About the churchBuilt: 1969
Architect: Norman Ashley Green
Listing: not listed
St Stephen's Church, built in 1969 to replace a crumbling Victorian structure, had innumerable problems of access. The building was "invisible' as a church: made of high brick walls with only slit castle-like windows, themselves obscured with plastic coloured sheets. The reality was that no-one could see in or out of the building. All facilities were subterranean and the only access was external and via a dangerous concrete ramp and steps. Water supply and toilets were only available to the fit and daring!
In his judgement on the faculty petition for the recently completed renovation project, the Diocesan Chancellor described the existing church as follows:
"The church was built in 1969 in a distinctively modern style by Norman Ashley Green, which (without criticism of its aesthetics or functional efficacy: for the design has many merits) could be categorised as "ecclesiastical warehouse". The base plan is pentagonal, and the roof soars to the north (ecclesiastical west), with striking use of brick and concrete. At present the church is dark inside, and has a gloomy appearance when approached from the north, mitigated to some extent by the presence of two lime trees which will be removed by this proposal. It presently appears uninviting, not least because its main entrance is scarcely visible."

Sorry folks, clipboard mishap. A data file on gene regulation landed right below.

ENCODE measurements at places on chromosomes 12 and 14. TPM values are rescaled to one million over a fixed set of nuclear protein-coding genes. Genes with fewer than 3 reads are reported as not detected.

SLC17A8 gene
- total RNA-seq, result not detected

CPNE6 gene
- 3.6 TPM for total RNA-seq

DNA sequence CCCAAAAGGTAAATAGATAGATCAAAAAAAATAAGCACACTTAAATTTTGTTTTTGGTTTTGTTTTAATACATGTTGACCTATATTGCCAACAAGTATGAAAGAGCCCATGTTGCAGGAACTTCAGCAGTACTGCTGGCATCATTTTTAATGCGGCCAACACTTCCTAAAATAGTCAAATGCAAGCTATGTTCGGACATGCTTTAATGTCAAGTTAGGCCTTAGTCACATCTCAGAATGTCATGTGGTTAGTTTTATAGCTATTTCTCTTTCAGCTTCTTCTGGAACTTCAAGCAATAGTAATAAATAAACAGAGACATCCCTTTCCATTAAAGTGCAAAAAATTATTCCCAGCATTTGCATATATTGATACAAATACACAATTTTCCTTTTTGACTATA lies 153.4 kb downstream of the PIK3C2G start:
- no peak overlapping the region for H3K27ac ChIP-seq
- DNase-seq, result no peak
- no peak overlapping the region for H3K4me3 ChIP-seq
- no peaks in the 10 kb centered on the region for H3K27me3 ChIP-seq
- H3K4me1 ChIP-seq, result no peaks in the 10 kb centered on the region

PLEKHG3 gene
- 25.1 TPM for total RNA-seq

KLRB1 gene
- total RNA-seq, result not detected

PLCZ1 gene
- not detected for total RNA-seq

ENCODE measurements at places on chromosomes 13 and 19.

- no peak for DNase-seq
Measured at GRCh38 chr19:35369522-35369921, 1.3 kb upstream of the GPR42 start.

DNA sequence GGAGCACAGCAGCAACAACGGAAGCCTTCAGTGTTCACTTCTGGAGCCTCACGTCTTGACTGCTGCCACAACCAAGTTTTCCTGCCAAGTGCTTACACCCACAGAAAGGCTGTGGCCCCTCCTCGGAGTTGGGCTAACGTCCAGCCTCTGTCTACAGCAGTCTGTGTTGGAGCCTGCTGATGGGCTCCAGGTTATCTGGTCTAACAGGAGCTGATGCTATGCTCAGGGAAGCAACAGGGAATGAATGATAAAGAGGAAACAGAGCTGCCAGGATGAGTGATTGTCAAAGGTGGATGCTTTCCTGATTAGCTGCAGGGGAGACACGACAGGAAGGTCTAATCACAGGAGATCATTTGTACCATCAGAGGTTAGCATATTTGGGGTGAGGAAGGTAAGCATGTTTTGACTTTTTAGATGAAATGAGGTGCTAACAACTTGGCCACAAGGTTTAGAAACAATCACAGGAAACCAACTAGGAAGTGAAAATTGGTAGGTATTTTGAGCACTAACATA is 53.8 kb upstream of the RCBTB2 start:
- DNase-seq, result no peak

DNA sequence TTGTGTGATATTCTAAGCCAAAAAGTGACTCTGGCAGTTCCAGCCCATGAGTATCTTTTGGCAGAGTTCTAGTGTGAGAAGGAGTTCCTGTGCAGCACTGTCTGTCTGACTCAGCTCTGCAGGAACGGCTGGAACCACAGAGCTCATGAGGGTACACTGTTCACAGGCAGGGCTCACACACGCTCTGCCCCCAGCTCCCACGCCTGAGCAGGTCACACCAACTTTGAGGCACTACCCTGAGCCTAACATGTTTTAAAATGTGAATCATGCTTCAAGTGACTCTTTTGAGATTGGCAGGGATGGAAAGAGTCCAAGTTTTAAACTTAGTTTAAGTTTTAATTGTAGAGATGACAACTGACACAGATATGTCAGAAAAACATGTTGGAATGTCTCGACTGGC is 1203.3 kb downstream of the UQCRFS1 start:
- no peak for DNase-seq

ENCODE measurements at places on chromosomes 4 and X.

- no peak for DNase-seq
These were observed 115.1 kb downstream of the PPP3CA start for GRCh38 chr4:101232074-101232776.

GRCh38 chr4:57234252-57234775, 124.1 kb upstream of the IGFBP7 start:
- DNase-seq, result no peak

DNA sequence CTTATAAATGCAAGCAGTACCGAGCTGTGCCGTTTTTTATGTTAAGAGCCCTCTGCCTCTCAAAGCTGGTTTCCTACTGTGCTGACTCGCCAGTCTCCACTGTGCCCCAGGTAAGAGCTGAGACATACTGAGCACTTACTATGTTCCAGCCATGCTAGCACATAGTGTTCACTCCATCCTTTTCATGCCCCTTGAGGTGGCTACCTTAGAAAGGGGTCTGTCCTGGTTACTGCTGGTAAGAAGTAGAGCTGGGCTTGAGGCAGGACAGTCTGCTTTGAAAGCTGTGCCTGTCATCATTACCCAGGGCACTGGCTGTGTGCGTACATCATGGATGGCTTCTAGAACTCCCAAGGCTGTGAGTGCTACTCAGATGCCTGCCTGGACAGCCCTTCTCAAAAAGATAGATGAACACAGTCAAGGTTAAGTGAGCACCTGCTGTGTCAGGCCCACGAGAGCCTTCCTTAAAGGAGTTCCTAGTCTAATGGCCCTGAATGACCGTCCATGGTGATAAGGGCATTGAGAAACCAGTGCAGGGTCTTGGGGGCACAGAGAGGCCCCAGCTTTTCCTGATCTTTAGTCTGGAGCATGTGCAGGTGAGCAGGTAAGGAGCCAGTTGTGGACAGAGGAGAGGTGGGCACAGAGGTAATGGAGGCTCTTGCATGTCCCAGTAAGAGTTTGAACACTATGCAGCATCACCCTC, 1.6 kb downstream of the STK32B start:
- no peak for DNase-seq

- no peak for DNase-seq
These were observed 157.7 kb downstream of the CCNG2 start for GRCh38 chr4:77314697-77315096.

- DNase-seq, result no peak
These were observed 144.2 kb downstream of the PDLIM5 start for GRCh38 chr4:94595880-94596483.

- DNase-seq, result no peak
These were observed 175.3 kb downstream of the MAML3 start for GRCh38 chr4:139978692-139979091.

The Living Stones Project sought to turn this dark, cold, uninviting space, of limited use, into one that said "Welcome, Come in". Large windows have been inserted, including a totally new glass entrance with disabled access and canopy. A new light-reflective suspended ceiling, "warmer' floor surface and new heating have been installed and a new parish room has been built as an annex/entrance lounge attached to the church. This latter is mainly of glass and equipped with comfortable chairs, accessible toilet and a coffee-bar servery.
St Stephen's is now warm, light, accessible, useable and welcoming.